For Cox proportional hazards regression analyses, we assessed the assumption of proportional hazards graphically by plotting log(cumulative hazard) as a function of follow-up time. We detected no major violations of the proportional hazards assumption. Interactions between tertiles of plasma CRP and covariates in the regression models was tested for by computing a likelihood ratio test comparing the statistical fit of models with and without a two-factor interaction term.

Results

Baseline characteristics of the patients by CRP tertiles at the time of diagnosis of breast cancer are shown in Table 1. Levels of CRP were associated with several of these characteristics. The median duration from date of diagnosis to date of blood sampling was seven days (IQR, two to nine days). Table 2 shows the risk of reduced overall and disease-free survival, death from breast cancer, and recurrence by age at diagnosis, prognostic tumour characteristics, lifestyle factors, menopause status, and presence of cardiovascular disease. Causes of deaths in the present cohort were breast cancer (64%), other cancer (11%), cardiovascular disease (11%), respiratory disease (4%), other disease (11%), and unknown cause (1%).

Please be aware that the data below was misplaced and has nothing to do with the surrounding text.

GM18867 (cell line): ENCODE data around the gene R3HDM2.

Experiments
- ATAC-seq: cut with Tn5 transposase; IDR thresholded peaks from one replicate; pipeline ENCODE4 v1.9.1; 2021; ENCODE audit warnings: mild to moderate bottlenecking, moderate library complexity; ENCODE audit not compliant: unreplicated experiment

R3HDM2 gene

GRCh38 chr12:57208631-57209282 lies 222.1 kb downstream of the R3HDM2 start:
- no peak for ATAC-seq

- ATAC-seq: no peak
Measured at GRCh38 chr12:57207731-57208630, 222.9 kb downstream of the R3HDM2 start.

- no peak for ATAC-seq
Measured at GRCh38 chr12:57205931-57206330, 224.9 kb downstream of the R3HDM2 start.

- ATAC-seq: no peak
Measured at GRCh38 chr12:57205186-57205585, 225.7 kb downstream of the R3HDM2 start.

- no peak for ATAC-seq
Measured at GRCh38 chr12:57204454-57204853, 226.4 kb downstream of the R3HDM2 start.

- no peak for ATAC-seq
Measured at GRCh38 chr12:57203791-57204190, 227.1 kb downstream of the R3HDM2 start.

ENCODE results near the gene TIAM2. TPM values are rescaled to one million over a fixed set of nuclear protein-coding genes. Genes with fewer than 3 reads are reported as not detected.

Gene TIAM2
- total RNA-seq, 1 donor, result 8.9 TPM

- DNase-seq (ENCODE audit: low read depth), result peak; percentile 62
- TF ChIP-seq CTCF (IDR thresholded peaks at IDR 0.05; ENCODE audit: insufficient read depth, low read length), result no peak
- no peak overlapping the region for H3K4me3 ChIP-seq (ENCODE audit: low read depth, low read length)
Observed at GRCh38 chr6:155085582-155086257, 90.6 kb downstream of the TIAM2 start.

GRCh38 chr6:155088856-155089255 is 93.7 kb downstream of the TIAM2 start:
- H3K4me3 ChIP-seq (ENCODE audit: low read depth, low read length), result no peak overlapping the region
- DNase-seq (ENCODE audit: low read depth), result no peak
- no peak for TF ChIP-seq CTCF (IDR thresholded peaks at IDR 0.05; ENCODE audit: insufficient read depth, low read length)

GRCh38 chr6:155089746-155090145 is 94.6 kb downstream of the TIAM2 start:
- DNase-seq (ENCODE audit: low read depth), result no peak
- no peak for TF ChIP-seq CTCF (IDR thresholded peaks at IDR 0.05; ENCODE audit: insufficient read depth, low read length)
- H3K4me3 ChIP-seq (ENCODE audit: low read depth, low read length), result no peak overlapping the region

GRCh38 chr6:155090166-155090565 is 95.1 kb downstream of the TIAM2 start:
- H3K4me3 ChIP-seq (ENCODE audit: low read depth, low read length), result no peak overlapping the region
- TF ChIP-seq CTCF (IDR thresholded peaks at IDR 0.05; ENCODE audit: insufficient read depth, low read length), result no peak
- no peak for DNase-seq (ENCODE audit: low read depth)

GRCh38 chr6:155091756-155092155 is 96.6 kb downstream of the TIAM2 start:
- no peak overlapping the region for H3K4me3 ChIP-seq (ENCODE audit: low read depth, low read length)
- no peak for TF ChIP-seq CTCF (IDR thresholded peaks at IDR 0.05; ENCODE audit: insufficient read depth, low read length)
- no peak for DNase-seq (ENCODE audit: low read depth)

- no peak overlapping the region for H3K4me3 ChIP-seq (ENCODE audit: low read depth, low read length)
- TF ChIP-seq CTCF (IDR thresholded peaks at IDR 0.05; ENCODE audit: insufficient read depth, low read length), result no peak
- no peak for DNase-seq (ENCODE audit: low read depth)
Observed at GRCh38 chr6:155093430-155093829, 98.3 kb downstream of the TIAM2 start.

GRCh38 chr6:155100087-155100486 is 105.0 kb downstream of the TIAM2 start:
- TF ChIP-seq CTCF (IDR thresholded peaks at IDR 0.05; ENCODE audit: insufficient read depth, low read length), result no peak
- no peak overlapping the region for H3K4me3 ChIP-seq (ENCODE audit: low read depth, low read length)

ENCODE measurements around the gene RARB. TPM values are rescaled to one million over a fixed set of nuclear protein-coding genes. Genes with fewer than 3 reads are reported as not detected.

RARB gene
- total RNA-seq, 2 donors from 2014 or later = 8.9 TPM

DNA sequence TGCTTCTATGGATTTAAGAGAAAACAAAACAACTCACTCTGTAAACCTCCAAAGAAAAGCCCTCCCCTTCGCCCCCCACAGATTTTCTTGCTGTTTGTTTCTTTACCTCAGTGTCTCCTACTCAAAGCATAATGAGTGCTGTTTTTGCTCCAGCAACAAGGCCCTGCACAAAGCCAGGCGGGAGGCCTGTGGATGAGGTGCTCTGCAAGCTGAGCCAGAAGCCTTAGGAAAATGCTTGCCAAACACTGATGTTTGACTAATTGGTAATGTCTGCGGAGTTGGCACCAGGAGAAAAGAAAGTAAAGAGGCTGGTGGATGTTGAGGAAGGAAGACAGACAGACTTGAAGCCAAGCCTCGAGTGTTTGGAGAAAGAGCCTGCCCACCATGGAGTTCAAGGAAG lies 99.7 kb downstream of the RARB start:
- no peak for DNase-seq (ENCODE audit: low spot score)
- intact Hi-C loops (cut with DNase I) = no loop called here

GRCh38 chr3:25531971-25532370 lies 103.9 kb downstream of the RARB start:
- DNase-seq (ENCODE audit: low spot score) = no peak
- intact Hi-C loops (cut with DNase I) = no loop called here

Table 1. Baseline characteristics of breast cancer patients by plasma levels of C-reactive protein

Table 2. Prognoses after diagnosis of breast cancer by tumour characteristics and lifestyle factors

Overall survival

The overall survival among breast cancer patients decreased with increasing levels of CRP (Figure 2A; log-rank trend, P < 0.001). The five-year survival rates were 90%, 81%, and 74% among women in the lowest, middle, and highest tertile of CRP. Corresponding age-adjusted HRs were 1.00, 1.39 (95% CI, 1.04 to 1.85), and 2.13 (1.63 to 2.79); P for trend <0.001 (Figure 3). Multifactorial adjustment for prognostic tumour characteristics (Model 2) slightly reduced the HRs to 1.00, 1.28 (0.96 to 1.70), and 1.91 (1.46 to 2.50); P for trend <0.001. Additional adjustment for lifestyle factors, menopause status, and cardiovascular disease (Model 3) resulted in similar HRs of 1.00, 1.29 (0.96 to 1.72), and 1.84 (1.39 to 2.45); P for trend <0.001.

thumbnailFigure 2. Overall survival (A), disease-free survival (B), death from breast cancer (C), and cumulative incidence of recurrence after a breast cancer diagnosis (D). Results are shown by tertiles of plasma C-reactive protein (CRP) and are based on 2,910 women from the Copenhagen Breast Cancer Study who were observed for up to seven years.

thumbnailFigure 3. Risk of reduced overall survival, disease-free survival, and recurrence after a breast cancer diagnosis. Hazard ratios by tertiles of plasma C-reactive protein (CRP) are based on 2,910 women from the Copenhagen Breast Cancer Study who were observed for up to seven years after a diagnosis of breast cancer. Model 1: adjusted for age at diagnosis. Model 2: adjusted for age at diagnosis, tumour size, lymph node status, presence of distant metastases, tumour grade, and estrogen receptor, progesterone receptor, and HER2 status. Model 3: adjusted for the above-mentioned covariates and smoking, alcohol consumption, body mass index, menopausal status, and cardiovascular disease.